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Benefits cuts cost poorer households significantly


Changes to taxes and benefits that the current government brought in have cost the average UK household £1,127 a year, according to the Instituted of Fiscal Studies (IFS).

Tax and benefit changes include increased in National Insurance Contributions, substantial cuts to benefits and an increase in the main rate of value added tax. Low income- working aged households were hardest hit, with middle-income working-age households without children gaining the most from the cuts.

The poorest households lost around 4% of their incomes. This is compared with around 3.5% for the next poorest tenth and between 2.5% and 0% for middle-income households. For the richest households, there was a loss of about 2.5% , whereas pensioners remained relatively unaffected.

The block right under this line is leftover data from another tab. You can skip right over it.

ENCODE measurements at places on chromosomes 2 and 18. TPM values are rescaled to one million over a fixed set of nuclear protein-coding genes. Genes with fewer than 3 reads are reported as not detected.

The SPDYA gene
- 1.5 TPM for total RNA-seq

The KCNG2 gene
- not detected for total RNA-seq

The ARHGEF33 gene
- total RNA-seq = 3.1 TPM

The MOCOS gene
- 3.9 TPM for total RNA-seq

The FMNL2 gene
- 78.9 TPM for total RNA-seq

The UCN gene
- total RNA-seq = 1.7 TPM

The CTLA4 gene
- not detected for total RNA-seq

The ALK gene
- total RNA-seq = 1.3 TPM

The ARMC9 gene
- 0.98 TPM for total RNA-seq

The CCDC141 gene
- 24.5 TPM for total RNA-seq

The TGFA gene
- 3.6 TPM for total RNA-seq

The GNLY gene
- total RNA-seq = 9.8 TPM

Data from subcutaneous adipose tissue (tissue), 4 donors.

London was the hardest hit region, with families losing on average £1,042. This was closely followed by south east England, the West Midlands and north west England.

James Browne, a senior research economist at IFS and co-author of the report said: "Whichever way you cut it, low-income households with children and the very richest households have lost out significantly from the changes as a percentage of their incomes.

"Increases in the tax-free personal allowance have played an important role in protecting middle-income working-age households meaning that those without children have actually gained overall."

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